Understanding development (book review)

It may be a bit unusual to put a disclaimer at the beginning of a review, but I have the privilege to approach the review of Understanding Development as a bit more than just a reader: Not only do I know the author Paul Hopper from a previous teaching job at Brighton University, but more importantly, while he was finalizing the manuscript, I used some the draft chapters and ‘field tested’ them in an introductory course on international development for undergraduate students.
For most of them this was their first academic exposure to international development topics and this is clearly where the core strength of the book lies: It is a very good, but also basic starting point into ‘understanding development’ and it will probably be most useful for undergraduate courses or in teaching environments where students have little or no background in this area.
But let’s have a more detailed look at the book: Each chapter is written in accessible language and focuses on fairly factual overviews over each topic. Each chapter is also wrapped up with a short summary, recommendations for further readings and websites which makes it easy to incorporate them into your own teaching materials. Many chapters are focusing a bit much on traditional governance structures and institutions like the UN, but it is important to recall that they are still somewhat powerful, set many policy-agendas and have shaped the development governance system for many decades.

Theorizing Development provides a good and quick overview over key historical debates. I personally like Peter Preston’s book on Development Theory very much, but the students struggled with his writing quite a bit.
Approaching Development is a very good chapter for framing the overall book; it stresses the importance of anthropology, qualitative research, knowledge & power without appearing too dogmatic or overwhelming the reader with epistemological debates.
Health, Education & Population engages with three major topics which may be a bit much for one chapter.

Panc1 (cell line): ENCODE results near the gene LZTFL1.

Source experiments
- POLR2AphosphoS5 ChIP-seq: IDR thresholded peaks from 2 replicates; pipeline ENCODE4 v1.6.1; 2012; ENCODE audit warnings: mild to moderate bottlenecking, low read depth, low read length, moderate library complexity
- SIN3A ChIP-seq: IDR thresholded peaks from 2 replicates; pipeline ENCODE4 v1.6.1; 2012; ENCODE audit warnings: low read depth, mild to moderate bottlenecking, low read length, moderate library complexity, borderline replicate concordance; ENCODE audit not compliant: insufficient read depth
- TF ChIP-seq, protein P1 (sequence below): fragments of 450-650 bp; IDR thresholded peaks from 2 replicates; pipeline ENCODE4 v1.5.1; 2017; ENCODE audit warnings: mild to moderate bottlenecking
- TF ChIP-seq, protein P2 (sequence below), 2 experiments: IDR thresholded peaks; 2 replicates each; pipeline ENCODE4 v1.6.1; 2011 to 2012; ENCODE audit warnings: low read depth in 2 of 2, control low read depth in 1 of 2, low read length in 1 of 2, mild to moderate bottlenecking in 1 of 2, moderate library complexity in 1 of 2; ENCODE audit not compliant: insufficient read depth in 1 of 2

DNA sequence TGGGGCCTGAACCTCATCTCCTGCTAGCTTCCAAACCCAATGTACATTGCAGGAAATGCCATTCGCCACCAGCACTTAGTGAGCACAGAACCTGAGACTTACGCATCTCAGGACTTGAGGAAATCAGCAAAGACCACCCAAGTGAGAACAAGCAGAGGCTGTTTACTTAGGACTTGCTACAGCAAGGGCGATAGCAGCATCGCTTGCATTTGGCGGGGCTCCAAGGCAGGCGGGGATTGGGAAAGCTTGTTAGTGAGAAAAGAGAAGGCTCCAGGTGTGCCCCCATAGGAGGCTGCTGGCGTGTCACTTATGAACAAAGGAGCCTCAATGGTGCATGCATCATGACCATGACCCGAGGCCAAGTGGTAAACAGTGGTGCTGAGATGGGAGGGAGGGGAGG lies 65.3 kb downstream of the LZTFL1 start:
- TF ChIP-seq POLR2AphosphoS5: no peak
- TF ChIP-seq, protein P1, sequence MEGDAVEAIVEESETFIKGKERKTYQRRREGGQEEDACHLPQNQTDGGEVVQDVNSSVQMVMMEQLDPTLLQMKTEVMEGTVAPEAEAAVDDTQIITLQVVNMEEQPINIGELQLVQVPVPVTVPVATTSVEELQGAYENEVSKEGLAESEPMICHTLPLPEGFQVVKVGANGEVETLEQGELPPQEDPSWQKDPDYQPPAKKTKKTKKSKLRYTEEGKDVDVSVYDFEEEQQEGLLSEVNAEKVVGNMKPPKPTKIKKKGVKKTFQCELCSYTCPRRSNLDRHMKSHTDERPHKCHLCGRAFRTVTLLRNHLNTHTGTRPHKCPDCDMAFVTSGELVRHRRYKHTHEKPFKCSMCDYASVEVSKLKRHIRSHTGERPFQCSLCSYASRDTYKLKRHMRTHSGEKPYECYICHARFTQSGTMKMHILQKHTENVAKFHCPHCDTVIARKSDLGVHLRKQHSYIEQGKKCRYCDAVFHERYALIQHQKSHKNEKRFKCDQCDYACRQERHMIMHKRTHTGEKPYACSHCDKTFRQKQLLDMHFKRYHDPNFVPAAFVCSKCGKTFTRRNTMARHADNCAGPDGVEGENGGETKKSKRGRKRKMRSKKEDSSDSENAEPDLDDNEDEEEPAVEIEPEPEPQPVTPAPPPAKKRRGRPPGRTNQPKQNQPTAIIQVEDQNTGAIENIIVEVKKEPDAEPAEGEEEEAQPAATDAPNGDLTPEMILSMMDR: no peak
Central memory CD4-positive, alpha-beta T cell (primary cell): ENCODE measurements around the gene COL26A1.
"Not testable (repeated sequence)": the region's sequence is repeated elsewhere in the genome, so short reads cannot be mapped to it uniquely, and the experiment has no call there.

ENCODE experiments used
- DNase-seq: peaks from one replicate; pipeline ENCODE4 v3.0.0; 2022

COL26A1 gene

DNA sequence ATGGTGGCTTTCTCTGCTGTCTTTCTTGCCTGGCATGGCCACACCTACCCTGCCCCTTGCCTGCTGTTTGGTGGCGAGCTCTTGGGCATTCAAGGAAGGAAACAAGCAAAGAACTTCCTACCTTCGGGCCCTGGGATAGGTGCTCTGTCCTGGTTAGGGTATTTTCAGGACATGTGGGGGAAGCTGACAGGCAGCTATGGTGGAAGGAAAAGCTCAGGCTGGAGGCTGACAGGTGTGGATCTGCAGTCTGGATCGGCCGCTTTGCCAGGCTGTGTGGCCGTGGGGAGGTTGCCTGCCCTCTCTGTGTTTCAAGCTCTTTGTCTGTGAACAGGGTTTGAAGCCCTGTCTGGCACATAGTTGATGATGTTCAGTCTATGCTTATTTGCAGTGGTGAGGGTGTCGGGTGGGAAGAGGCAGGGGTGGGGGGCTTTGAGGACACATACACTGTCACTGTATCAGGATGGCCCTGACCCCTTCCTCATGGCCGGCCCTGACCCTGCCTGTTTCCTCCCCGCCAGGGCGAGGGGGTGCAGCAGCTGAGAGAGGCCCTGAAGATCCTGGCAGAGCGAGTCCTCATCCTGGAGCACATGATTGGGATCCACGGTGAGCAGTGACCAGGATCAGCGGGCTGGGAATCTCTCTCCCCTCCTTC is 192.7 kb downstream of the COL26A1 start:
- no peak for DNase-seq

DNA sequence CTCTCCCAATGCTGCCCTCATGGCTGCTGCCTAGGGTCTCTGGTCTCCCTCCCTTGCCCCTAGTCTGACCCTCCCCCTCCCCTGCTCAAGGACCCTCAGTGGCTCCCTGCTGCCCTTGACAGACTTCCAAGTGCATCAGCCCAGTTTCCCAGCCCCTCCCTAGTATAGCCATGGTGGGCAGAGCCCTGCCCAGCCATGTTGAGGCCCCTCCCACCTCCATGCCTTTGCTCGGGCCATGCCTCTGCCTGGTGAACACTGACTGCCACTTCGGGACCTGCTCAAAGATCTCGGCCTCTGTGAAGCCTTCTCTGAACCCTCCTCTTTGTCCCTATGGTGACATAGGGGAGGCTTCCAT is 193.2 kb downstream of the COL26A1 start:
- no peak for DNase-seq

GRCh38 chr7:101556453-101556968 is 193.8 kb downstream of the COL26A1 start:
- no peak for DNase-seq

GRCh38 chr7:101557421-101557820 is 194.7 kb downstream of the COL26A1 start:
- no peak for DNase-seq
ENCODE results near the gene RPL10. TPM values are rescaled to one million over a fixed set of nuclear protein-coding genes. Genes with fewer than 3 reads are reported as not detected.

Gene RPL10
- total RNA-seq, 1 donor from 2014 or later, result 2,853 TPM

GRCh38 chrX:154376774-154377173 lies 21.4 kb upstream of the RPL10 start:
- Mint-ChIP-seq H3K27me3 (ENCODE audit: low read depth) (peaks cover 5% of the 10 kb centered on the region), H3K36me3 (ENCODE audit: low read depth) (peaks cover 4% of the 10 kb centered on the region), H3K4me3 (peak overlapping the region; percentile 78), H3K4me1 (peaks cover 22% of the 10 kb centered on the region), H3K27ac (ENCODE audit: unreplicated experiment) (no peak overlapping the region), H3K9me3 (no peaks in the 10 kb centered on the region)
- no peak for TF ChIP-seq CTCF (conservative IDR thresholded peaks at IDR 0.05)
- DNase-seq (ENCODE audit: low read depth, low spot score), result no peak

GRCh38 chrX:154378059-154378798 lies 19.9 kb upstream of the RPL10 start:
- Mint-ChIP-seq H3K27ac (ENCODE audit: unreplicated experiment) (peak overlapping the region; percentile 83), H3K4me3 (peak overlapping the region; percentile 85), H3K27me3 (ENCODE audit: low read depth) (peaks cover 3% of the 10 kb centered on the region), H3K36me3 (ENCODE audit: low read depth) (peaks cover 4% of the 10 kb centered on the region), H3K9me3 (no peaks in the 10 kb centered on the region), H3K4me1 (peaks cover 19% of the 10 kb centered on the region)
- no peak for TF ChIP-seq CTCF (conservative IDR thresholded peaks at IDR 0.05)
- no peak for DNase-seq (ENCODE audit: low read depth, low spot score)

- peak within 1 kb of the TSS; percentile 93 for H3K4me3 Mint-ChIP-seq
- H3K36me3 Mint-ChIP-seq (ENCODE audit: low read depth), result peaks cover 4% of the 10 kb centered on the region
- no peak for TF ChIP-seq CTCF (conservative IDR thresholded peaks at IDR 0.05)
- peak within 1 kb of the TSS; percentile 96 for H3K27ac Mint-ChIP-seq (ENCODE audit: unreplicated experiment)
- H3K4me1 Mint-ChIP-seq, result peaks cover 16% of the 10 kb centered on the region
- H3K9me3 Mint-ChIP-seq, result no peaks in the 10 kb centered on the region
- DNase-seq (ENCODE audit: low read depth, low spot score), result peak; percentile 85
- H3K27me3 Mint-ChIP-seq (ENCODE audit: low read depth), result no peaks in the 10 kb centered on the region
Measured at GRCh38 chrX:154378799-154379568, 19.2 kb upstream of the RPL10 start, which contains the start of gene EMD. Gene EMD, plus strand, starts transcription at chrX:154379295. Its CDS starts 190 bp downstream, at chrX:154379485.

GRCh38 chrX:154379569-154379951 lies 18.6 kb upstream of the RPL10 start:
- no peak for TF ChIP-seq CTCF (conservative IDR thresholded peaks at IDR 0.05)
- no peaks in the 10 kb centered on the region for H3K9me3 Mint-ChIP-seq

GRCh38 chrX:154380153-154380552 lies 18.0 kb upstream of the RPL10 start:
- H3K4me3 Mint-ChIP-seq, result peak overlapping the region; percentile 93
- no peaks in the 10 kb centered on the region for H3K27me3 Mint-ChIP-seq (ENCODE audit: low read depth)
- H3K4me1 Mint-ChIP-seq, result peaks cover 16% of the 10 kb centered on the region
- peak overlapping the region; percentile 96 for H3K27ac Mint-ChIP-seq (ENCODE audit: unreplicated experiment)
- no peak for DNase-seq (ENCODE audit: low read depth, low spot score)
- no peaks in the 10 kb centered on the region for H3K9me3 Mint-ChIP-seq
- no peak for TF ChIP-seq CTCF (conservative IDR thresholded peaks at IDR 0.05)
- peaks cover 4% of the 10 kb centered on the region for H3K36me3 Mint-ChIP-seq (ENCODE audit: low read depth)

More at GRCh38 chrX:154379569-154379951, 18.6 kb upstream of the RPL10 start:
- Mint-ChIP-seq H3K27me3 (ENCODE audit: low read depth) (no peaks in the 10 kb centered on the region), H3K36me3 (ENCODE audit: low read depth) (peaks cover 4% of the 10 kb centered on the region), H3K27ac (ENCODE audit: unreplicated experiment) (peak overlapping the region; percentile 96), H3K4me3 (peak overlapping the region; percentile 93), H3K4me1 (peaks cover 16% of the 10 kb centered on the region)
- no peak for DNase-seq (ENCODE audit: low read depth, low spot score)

Gender and Development is definitely worth the chapter and also includes some of the more recent debates on men and masculinities at the end.
Conflict, Security and Development is a bit too state- and UN-centered for my liking and emphasizing the role of civil society, especially on the local level, would have been a nice addition.
Trade and Development is another undogmatic chapter which rightly focuses on the WTO-dominated trade system and it
s implications for development.
Participation and Representation in Development is a good, classic introduction to the subject and inspired by IDS at Sussex University and Robert Chambers, of course (Paul received his PhD from Sussex). The chapter does include civil society’s role, but it focuses on traditional NGO work and does not include more contemporary debates on alternative networks and partnerships.
Financing Development: Foreign Aid and Debt is a core chapter which includes a concise overview over most of the iterations of the ‘does aid work?’ debate which has been around for many years/books...
Sustainable Development. This is a good preparation for subsequent debates on climate change, agricultural development or biofuels and reminds readers on some of the historical foundations and global conferences that shaped the concept.
I know that Globalization and Development is Paul’s core area of expertise. So even though it is a huge discussion the chapter manages to segue the book to the final conclusion on Development – Future Trajectories.
The conclusion is a bit conservative; I would have been great to flag emerging issues, e.g. on BRICS, the post-MDG policy arena or around agricultural and environmental issues looming on the development horizon.
The excellent bibliography is a final gem and is a really useful resource for those who either want to read more or have to plan additional modules based on the core themes.

Understanding Development is a good textbook to get intellectual debates around international development started with audiences who have little prior (academic) knowledge of some of the core themes. As an undergraduate textbook it avoids ideology and contested spaces, which also means that it is not a passionate eye-opener for students or anything close to a
‘political’ treatment, but is a good starting point for some of the intellectual groundwork. Paul manages to deliver a comprehensive introduction into development that does not want to depict the subject as a fancy, adventurous ‘industry’ for self-fulfillment or as a gloomy, cynical ‘does aid work?’ rhetorical question.

Development is a complex, multifaceted endeavor, often led by large and powerful institutions that are driven by a similar political economy than most other policy arenas. For teachers, it is a good resource to plan your own introductory courses around and have at least one book they can recommend to students to keep as future reference for development-related studies.

Hopper, Paul: Understanding Development. Issues and Debates, ISBN: 978-0-7456-3895-9, 332 pages, CDN $31.95, Polity Press.


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